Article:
RYE, N.Y. – Rye residents came out Tuesday in droves to speak in opposition against the December elimination of Bus Route 76, which provided service between downtown Port Chester and Milton Point in Rye.
The defunct route, having serviced more than 50,000 riders in 2009, 2010 and 2011, was eliminated by Westchester County Executive Rob Astorino on Dec. 31 without a public hearing with five days notice – an act county Legislator Judy Myers (D-Larchmont) called a violation of the county charter. Astorino said the route was eliminated due to lack of ridership.
The public hearing was conducted Tuesday by Myers and fellow Legislators Catherine Borgias (D-Ossining), Ken Jenkins (D-Yonkers) and MaryJane Shimsky (D-Hastings).
Weeks after eliminating the route, which had been allocated for in the county budget, Myers held a press conference and public protest at a former Route 76 bus stop in front of Milton Harbor House on Milton Point.
In response to the public outcry, the county has proposed expanding Bus Route 13 – that runs from Ossining to Rye – to include 74 percent of the abandoned Route 76. Many members of the public disapproved of the expansion and requested for reinstatement of Route 76.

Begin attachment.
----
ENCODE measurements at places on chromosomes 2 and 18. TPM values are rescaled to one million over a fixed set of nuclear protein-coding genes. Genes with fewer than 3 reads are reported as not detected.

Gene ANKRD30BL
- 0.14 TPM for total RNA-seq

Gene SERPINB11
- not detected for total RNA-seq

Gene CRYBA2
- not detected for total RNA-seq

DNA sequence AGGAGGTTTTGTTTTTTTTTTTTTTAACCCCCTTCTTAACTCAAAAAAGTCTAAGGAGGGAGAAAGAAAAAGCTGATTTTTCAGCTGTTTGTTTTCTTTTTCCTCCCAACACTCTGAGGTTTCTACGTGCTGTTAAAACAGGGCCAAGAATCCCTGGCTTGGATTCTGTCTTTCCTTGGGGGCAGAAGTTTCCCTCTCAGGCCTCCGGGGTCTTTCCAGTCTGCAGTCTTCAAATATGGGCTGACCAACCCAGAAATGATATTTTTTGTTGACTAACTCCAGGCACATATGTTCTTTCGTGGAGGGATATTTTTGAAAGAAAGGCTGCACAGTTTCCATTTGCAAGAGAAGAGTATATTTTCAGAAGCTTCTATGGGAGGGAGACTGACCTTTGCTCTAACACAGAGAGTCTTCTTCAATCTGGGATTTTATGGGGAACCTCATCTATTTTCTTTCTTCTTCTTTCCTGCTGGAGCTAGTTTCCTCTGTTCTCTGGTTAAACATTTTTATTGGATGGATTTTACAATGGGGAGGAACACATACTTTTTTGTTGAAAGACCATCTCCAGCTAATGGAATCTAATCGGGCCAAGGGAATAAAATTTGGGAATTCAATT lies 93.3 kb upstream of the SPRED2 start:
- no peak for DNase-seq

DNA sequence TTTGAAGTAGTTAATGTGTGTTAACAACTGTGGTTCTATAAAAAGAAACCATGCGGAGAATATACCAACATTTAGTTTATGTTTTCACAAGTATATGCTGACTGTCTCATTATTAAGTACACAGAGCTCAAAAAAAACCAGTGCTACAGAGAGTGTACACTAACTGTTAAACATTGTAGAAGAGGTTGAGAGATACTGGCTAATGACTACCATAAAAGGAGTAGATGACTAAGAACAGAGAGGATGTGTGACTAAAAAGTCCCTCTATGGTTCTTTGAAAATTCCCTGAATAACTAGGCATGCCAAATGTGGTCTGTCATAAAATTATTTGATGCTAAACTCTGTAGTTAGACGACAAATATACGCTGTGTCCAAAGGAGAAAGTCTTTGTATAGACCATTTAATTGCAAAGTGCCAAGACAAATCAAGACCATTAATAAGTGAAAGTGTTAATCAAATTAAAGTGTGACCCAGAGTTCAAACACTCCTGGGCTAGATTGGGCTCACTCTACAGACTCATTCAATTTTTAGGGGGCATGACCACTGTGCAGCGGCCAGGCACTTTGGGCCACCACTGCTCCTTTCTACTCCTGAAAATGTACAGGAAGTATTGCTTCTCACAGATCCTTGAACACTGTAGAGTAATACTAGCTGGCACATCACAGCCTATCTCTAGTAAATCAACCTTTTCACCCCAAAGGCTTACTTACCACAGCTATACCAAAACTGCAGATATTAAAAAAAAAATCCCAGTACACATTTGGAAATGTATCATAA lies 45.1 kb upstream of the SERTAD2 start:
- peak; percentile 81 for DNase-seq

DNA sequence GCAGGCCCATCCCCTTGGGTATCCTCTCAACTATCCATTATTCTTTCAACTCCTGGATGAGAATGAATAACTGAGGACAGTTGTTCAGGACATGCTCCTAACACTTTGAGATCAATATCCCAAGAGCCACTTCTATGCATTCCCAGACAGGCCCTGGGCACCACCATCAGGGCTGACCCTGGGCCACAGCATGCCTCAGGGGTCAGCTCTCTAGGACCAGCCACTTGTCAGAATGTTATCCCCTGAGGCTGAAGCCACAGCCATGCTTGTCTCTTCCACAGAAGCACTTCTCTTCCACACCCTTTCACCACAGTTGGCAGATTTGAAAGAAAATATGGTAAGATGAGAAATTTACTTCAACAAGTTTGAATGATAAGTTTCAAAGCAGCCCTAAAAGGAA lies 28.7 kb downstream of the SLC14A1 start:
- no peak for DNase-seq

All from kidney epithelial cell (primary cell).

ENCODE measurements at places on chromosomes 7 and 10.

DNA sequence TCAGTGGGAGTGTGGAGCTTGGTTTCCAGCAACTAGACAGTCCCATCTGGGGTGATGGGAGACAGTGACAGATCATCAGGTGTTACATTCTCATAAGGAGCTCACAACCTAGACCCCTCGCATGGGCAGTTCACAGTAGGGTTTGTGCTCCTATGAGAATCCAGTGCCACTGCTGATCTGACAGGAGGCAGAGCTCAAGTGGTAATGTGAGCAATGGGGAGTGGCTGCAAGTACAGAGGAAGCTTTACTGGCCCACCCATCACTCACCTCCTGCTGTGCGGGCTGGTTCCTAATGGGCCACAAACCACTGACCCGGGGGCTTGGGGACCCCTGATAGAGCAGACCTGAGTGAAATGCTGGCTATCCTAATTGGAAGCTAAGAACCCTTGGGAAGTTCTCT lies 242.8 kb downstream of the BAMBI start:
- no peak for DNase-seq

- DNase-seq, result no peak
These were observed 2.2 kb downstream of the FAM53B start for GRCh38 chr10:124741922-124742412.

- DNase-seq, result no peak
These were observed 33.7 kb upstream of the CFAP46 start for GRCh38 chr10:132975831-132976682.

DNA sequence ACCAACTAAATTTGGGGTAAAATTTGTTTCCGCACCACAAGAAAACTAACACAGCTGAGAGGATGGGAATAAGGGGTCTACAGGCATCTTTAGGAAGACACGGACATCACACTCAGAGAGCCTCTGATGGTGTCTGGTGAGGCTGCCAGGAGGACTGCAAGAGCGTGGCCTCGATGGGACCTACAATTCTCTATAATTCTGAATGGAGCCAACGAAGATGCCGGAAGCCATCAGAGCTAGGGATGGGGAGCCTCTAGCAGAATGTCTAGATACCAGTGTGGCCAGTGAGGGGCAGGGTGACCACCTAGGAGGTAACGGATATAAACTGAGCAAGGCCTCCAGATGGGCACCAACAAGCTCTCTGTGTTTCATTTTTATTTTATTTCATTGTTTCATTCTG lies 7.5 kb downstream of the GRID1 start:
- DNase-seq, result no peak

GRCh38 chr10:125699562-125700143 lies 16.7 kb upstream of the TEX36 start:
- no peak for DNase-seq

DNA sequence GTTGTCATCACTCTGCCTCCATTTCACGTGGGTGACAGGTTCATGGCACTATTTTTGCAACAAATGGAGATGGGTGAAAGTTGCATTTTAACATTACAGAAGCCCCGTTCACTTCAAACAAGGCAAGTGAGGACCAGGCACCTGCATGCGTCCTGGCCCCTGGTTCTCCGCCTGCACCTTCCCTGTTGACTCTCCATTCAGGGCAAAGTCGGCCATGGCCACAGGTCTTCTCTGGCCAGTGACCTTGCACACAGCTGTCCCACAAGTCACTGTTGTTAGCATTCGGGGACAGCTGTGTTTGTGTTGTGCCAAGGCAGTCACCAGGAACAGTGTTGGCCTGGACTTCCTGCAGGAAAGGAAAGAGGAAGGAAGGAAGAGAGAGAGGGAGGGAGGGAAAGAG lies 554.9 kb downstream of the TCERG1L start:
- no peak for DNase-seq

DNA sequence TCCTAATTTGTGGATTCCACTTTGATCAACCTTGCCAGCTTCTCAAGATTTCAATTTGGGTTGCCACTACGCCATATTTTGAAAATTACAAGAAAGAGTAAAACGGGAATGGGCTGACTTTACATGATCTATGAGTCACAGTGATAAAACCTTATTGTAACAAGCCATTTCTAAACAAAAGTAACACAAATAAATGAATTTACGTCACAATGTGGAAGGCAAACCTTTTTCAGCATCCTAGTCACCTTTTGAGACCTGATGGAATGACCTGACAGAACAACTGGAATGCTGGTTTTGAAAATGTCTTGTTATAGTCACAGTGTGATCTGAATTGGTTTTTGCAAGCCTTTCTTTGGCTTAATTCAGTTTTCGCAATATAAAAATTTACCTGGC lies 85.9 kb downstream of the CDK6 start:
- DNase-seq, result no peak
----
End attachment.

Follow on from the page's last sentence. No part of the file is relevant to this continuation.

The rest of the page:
White Plains commuter and Milton Harbor House resident Peter To said extending the limited service of Bus Route 13 would not be an adequate solution for commuters like him.
"The bus 13 Route only runs (to Milton Point) after 9 a.m. and drops off before 5 p.m.," he said. "I wish I could find a job that lets me do that."
Joe Murphy, a five-decade resident of Rye, said the elimination of the route was an affront to the city.
"This is really an affront to all the people in Rye dependent on this," Murphy said. "What I find most offensive is the county is going to collect this money and put it in its pockets. Why are we paying for something that’s not happening? That’s stealing in my opinion."
In addition to hearing from members of the public, Rye Council members Laura Brett and Catherine Parker spoke along with Rye Mayor Doug French.
"Bus service is essential to Milton Point," Brett, a Milton Road resident, said. "What's most compelling for me is the impact it has on senior citizens. When we discontinue that bus service we may force senior citizens out of our community and seniors are tremendously important to our community."
David Kucera, president of Port Chester-Rye Transit Inc., said his company has serviced the bus line for more than 46 years and is willing to work with Westchester officials to restore the service.
"We are ready, willing and able to resume our contract at a moment's notice," Kucera said. "We are also willing to sit down with the executive branch and the legislature to come up with some cost savings to continue this route."